Given that connected vehicle development means an ever increasing number of electric and electronic functions and higher volumes of software, the ability to send commands to vehicles regardless of location and time becomes ever more vital. With the potential of 70+ ECUs and a considerable number of sensors available for data collection, an approach confined to the service bay is untenable. The limitations and delays for commands, data collection and subsequent analysis have the potential to be detrimental for profits, costs, innovation, performance, driver satisfaction, safety and security. They are roadblocks that need to be removed. 

The ideal scenario is that commands can be exercised at all times, with the only constraints being those related to safety and security, such as the state of the vehicle and, in certain cases, driver consent. This includes the ability to log data in real time and transmit it to the cloud, as well as to remit, exercise, and confirm commands—all without delay.

The goal is clear, to reach individual ECUs in a vehicle with minimum latency. To do this, ODX and OTX files should be uploaded and managed in the cloud, with operations triggered through a Web Portal, and in-vehicle components then executing commands, diagnostics operations, and firmware updates.

Remote ODX/PDX Workflow

With Sibros, users can perform ODX and OTX functionality over the air through our Web Portal. Instead of hooking up an out-of-vehicle tool to the VCI, the in-vehicle components Deep Updater and Command Manager execute UDS requests to any ECU in the vehicle.

Sibros’ Command Manager is designed to handle ODX and OTX files, among other file and data types. After the user defines commands and command sequences, the cloud stores and parses these files and presents a list of commands and sequences on the Web Portal that can be executed on the vehicle.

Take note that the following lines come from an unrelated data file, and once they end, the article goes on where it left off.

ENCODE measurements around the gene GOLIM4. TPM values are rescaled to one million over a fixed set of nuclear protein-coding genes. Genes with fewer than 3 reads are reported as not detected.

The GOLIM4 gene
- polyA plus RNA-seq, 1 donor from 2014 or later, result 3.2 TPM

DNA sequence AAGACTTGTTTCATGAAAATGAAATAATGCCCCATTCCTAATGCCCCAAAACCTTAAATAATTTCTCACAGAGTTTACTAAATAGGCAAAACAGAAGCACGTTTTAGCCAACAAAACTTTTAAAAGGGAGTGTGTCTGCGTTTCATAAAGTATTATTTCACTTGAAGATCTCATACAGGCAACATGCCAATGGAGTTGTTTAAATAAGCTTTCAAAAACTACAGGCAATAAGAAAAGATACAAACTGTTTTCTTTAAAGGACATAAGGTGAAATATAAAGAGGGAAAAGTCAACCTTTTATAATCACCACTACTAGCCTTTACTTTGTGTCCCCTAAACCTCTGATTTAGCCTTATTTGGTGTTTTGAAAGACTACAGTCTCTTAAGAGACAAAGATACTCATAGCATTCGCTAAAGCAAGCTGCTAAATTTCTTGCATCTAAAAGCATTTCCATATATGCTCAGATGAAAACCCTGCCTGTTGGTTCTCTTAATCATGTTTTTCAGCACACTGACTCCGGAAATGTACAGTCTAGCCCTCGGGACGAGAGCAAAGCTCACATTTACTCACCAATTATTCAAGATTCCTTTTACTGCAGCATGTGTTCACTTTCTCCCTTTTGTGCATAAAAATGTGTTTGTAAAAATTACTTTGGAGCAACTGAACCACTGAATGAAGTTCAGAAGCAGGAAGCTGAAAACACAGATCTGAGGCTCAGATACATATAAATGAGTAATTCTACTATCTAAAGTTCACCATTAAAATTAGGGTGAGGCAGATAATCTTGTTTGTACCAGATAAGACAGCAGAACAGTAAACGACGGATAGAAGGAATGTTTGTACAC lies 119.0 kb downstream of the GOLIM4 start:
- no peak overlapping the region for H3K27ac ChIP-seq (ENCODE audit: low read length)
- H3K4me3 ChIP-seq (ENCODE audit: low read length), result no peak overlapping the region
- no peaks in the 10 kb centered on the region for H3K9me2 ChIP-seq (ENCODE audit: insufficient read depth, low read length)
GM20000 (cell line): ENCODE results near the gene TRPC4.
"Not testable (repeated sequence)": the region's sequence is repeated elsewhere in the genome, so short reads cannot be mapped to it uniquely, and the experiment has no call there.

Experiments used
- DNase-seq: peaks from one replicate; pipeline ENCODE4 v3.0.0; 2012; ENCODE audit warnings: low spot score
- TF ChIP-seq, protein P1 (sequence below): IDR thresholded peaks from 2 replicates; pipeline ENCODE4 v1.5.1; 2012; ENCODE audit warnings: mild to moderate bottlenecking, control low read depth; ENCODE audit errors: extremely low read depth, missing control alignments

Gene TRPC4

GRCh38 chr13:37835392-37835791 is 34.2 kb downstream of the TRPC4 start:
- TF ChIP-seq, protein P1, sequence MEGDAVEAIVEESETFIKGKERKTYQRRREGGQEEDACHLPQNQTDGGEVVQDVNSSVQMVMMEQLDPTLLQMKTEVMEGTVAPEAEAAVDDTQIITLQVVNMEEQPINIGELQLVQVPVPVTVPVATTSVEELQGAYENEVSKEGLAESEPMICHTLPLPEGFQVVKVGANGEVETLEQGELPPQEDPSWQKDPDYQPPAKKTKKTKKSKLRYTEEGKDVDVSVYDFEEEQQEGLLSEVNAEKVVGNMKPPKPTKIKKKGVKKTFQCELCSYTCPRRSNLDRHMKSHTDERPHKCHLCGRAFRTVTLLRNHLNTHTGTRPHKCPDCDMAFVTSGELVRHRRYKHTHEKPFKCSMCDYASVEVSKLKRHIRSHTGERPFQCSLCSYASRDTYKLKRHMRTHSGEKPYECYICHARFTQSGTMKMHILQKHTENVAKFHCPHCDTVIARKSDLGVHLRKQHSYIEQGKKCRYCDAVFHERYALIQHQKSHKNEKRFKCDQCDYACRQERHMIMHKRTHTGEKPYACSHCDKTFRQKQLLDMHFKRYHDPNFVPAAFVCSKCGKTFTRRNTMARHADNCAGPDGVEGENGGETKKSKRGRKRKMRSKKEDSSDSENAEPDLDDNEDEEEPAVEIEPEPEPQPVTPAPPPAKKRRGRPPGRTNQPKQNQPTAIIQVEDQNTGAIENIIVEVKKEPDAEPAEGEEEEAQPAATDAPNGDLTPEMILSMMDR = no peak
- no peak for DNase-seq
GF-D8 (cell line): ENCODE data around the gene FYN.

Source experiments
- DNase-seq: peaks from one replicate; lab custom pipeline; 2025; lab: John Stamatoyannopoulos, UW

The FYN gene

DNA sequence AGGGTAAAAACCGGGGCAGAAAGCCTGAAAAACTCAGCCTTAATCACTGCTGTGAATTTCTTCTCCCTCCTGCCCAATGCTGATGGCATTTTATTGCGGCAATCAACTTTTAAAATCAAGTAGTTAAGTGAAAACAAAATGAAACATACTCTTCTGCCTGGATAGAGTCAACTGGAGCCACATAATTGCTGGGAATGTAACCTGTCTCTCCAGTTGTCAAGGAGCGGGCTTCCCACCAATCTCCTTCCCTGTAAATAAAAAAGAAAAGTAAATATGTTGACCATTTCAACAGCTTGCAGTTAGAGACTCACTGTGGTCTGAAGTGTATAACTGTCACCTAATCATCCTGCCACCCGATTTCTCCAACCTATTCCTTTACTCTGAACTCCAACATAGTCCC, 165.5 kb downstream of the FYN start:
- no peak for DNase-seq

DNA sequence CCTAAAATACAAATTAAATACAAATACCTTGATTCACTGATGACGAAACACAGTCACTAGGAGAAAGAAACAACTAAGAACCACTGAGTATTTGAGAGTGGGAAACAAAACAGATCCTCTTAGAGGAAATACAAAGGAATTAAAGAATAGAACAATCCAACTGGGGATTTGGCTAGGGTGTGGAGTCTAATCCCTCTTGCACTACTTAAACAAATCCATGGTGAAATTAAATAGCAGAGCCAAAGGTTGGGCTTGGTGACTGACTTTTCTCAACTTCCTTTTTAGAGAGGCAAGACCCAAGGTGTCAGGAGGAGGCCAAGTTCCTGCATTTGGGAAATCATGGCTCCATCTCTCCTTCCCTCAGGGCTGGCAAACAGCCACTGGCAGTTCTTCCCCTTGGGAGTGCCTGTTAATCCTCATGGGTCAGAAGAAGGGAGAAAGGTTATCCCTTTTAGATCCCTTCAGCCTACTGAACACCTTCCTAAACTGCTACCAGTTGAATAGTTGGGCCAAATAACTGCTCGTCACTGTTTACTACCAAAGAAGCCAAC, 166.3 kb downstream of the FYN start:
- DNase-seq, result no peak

Sibros Deep Updater accepts OTX files containing firmware update sequences. These files are stored in the cloud and relevant firmware update sequences are sent to the vehicle along with the firmware package.

Let’s have a closer look at the processes for these two applications. 

Process for Commands

The process for commands includes the following steps:

  • Upload ODX files associated with a data mapping ID.
  • On upload, the cloud performs precondition checks to validate the ODX files.
  • The cloud parses uploaded ODX files that are associated with the vehicle’s data mapping ID and presents a list of available commands on the Web Portal.

Process for Updates

To update an ECU, the Deep Updater requires an update sequence and a firmware image to flash. With an OTX file, an update sequence can be defined through the order of the UDS requests, conditional branching operations depending on response(s), and timing (such as a periodic request at a defined rate).

The process then comprises the following steps:

  • Upload of OTX files that define a firmware update sequence and map the file to an ECU and a firmware version.
  • The cloud performs precondition checks to validate the OTX files.
  • On a firmware update deployment, the cloud provides an accessible database of firmware update sequences to Deep Updater.

              - On request, the cloud serializes the firmware update sequence to a format suitable for the in-vehicle OTX interpreter.

Potential of ODX/OTX

ODX and OTX are helpful tools that complement each other and provide the advantages of standardization. However, as with any tool, their benefit depends on use cases. If reduced to the service bay or a physical hardware connection, the options remain limited. With over-the-air solutions, like those provided by Sibros, hundreds of use cases for commands, logging, and updating are easily achievable. To learn more about Sibros or schedule a demo, please contact us today.

Jason Tran
Jason Tran
Jason is a software engineer at Sibros, specializing in OTA updates, data logging, and diagnostic automotive solutions. He is passionate about coding, particularly leveraging good coding practices, and learning about operating systems, such as Linux and FreeRTOS. In his free time he contributes to an educational project centered around teaching firmware and RTOS at San Jose State University.